1. profile image0
        Emile Rposted 12 years agoin reply to this

        That isn't the point. And the fact that this is your question shows that your religion stands poised in judgement mode, just as her actions proved it.

        1. earnestshub profile image79
          earnestshubposted 12 years agoin reply to this

          Accurate! Ouch!

    5. JDeAngelis profile image59
      JDeAngelisposted 12 years agoin reply to this

      It's not just born again Christians but the whole concept of someone else dying for your sins is like having a get out of jail free card. Each time you sin you can just point to Jesus and proclaim that he will pay for it. Then the question remains "What is to stop a person from sinning if they have already been forgiven?".

  2. profile image0
    Motown2Chitownposted 12 years ago

    Emile, I'm going to let a few of the more fundamental Christians answer this post before I give you my thoughts...and I definitely have them.  smile

    1. profile image0
      Emile Rposted 12 years agoin reply to this

      Yeh. I've got strong opinions too, and my tongue is bleeding from holding it; after it became obvious rewritten history trumps reality.

      1. profile image0
        Motown2Chitownposted 12 years agoin reply to this

        I call myself a Christian, easily.  But, I differ widely in what the behavior of a Christian should be toward a non believer, and the type of thing you're talking about burns my a$$ in a big way.  If you're ever interested, I've written a couple hubs (I can't remember if you've already stopped by them or not) about my personal opinions.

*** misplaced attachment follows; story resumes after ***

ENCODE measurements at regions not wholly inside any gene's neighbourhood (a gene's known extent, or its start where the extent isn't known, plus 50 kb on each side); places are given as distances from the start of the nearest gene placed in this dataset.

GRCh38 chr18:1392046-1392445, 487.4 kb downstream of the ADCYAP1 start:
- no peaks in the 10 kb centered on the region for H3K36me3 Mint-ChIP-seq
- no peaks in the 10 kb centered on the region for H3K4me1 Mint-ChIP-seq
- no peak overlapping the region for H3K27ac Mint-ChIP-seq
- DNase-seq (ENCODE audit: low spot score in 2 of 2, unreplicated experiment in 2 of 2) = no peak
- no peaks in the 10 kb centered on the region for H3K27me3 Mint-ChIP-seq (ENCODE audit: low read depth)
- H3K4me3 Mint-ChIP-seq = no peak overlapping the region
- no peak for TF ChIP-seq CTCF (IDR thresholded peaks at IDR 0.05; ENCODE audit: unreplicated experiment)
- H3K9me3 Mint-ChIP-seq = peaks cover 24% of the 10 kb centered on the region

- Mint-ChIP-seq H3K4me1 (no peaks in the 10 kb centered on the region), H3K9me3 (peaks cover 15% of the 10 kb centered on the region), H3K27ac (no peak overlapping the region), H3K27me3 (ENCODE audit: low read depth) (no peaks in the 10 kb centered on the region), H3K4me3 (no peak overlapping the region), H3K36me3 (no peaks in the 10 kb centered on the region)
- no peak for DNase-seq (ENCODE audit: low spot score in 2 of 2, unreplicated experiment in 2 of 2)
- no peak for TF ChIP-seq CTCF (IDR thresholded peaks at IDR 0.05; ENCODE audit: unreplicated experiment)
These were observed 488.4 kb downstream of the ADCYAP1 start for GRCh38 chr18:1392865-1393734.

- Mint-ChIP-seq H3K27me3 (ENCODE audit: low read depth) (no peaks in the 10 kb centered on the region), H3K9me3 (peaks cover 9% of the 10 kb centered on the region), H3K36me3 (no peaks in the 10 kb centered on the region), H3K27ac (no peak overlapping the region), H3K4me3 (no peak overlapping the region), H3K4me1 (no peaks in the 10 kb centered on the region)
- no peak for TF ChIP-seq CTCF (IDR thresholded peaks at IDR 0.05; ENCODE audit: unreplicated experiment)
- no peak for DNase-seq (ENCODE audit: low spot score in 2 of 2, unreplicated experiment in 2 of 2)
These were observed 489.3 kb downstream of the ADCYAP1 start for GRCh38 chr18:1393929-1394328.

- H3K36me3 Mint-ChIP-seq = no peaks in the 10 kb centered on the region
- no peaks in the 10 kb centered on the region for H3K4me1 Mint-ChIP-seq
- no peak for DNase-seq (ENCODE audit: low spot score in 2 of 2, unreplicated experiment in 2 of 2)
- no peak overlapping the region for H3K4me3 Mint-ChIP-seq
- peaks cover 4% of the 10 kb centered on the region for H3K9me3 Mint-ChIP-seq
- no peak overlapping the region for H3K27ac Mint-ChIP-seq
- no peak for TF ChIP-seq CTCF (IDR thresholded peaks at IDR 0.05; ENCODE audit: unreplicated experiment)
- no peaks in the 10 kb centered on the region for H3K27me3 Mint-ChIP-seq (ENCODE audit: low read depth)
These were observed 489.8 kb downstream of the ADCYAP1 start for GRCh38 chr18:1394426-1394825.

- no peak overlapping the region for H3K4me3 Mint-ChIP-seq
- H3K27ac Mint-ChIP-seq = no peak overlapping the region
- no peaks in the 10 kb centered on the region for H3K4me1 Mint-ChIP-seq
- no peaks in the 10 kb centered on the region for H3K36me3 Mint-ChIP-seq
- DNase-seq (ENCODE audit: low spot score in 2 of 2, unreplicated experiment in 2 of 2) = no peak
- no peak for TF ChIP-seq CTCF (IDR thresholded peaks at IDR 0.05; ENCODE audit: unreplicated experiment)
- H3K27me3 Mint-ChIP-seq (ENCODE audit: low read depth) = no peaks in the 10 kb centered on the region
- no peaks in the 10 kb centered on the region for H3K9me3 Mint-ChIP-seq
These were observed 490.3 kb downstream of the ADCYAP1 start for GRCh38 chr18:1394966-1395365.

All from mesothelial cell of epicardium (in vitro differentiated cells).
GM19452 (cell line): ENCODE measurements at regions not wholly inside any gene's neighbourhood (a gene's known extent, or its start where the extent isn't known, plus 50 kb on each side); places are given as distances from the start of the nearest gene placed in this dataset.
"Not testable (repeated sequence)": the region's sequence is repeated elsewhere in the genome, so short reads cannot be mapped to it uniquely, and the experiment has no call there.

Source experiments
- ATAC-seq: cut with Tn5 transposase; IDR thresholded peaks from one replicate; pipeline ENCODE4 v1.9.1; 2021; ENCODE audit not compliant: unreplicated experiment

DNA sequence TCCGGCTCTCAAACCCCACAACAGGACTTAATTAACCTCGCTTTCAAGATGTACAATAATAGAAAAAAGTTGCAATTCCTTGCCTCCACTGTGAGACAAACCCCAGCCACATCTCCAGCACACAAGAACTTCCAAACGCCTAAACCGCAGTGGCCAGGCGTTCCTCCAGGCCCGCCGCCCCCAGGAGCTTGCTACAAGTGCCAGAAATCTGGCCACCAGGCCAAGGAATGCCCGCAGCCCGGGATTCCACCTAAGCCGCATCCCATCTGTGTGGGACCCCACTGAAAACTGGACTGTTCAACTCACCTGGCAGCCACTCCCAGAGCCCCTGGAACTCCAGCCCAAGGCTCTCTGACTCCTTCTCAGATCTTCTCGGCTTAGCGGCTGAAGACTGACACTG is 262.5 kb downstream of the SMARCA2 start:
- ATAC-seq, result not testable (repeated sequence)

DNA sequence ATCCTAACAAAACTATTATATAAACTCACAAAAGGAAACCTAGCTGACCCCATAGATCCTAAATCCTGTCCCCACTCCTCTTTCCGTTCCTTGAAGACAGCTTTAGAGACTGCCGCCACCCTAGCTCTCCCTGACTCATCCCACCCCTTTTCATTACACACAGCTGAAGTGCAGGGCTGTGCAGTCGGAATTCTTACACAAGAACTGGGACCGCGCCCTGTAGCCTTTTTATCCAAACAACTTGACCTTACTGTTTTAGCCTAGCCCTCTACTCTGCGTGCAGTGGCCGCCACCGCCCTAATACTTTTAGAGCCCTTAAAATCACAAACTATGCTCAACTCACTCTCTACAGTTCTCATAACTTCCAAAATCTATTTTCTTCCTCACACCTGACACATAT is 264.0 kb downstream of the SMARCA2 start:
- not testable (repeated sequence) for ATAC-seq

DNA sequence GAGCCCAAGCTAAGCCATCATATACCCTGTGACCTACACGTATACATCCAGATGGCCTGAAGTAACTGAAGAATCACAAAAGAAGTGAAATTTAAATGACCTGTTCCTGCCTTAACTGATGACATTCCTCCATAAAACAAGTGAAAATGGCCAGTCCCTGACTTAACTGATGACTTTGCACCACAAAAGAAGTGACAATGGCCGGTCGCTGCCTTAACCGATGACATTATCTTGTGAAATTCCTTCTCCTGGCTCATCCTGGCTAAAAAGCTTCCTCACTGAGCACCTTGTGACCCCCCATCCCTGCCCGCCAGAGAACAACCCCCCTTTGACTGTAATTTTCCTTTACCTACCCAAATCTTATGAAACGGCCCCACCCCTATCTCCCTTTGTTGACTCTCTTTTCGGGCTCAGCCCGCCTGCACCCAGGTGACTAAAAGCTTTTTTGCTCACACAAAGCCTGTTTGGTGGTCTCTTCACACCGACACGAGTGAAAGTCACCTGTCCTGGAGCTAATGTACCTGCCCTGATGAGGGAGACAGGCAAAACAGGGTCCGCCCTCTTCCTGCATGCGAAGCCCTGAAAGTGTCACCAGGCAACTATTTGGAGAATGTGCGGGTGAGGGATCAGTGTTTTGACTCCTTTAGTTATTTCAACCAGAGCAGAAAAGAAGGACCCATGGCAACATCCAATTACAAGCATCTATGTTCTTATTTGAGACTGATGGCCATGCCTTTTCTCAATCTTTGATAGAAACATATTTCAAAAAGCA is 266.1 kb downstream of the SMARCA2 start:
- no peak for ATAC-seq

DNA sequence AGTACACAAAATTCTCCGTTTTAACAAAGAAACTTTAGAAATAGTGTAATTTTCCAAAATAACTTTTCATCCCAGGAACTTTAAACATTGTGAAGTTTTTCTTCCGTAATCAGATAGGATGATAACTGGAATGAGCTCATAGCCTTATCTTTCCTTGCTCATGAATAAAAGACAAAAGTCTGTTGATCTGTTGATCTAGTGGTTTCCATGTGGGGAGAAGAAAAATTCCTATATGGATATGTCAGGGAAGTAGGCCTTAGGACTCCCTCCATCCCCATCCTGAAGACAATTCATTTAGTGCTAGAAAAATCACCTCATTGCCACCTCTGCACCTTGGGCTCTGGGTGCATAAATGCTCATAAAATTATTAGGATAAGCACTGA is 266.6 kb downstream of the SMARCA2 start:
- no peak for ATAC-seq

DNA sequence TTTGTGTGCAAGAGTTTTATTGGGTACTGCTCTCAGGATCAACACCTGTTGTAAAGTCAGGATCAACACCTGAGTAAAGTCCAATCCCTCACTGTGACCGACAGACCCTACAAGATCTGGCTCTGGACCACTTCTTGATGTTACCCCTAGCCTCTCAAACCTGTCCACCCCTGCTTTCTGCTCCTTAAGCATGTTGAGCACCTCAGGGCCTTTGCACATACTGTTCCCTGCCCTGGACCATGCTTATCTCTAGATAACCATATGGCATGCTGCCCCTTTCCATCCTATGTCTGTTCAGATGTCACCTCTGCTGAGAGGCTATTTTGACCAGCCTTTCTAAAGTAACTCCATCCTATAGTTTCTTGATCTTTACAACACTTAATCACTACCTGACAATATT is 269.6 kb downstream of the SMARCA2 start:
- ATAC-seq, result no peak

I came to faith as an adult and it was the best thing that ever happened to me.  BUT - I was kept away for longer than I think I should have been by the type of person you refer to. 

        Don't let your tongue bleed honey.  Be honest and open.  smile

        1. profile image0
          Emile Rposted 12 years agoin reply to this

          Honesty and openness serves no purpose, when dealing with the delusional. That is the most pathetic conversation I've ever been involved in.

          When it was done, she was courteous enough to apologize for chastising me, since she wasn't really judging me. Just trying to help me understand that I have sinned. I have made my mistakes, like anyone else; but sin? I'd like to know why these people think they have crawled up in my head and understood what I consider to be wrong. Or have the right to make that judgement for anyone in the first place.

          1. profile image0
            Motown2Chitownposted 12 years agoin reply to this

            Well, I've recently - and it's been a process, I'll admit - come to the point that I recognize it is not my place to judge.  Period.  First, I don't know where a person is with God, and second, the God I believe in has commanded me to love.  Period again.  That's what I'm here to do - and lots of folks call that shirking my responsibility to share the Gospel.  I don't do any such thing.  It is God's place to show a person what they may have done that contradicts His plan for them.  Once that happens, I can only love them, but it certainly isn't MY place to read a person a arm's long list of their sins and demand that they ask forgiveness.